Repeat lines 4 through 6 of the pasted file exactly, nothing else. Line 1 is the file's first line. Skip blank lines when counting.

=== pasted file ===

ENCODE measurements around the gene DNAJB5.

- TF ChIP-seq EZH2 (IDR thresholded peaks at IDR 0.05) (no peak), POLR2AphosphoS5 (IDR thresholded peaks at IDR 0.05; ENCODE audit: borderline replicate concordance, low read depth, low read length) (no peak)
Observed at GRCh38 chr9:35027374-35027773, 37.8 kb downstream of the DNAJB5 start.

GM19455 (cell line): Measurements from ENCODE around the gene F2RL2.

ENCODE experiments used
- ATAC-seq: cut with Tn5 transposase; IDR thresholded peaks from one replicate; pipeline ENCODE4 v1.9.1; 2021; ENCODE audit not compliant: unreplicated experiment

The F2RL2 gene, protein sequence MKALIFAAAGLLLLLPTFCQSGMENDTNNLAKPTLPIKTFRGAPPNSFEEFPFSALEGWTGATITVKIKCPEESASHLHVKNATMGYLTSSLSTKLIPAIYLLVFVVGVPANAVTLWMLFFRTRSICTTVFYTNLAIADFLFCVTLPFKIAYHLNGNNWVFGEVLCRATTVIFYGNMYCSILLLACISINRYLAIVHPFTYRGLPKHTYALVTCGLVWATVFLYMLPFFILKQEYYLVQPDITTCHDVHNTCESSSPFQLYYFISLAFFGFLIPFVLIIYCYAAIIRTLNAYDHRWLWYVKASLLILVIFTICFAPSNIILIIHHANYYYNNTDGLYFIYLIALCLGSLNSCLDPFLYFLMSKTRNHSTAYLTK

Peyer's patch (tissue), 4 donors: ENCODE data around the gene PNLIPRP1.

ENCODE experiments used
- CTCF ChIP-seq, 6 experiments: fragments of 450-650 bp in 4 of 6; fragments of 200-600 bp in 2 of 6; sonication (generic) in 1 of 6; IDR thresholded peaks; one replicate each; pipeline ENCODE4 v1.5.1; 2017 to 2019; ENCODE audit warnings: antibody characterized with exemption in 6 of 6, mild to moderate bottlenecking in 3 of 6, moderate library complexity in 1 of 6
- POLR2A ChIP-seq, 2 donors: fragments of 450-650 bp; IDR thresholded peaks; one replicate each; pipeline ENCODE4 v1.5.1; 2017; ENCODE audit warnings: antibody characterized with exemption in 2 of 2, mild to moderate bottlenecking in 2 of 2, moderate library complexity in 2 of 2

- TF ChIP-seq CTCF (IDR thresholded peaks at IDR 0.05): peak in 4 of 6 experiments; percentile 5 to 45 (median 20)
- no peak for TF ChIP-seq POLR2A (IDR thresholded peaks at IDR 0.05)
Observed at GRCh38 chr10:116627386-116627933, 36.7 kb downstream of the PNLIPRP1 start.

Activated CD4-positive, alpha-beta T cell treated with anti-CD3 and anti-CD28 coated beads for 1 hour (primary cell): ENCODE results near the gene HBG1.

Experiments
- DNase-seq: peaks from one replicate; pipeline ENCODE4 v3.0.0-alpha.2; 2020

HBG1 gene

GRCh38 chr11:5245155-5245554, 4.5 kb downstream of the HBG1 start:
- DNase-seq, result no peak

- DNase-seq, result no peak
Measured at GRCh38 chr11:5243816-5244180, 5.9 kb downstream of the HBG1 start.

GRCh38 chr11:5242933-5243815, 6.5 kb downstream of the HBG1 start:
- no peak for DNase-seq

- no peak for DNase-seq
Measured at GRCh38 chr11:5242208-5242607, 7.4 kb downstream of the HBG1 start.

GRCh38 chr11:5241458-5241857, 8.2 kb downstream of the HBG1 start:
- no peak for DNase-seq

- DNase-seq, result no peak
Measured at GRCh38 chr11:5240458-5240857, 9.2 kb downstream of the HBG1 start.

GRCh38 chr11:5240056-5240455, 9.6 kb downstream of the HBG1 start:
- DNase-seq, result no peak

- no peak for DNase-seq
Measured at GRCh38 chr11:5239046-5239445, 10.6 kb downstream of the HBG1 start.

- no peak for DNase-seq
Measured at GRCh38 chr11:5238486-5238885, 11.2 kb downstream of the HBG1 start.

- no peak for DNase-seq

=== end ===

GM19455 (cell line): Measurements from ENCODE around the gene F2RL2.

ENCODE experiments used
- ATAC-seq: cut with Tn5 transposase; IDR thresholded peaks from one replicate; pipeline ENCODE4 v1.9.1; 2021; ENCODE audit not compliant: unreplicated experiment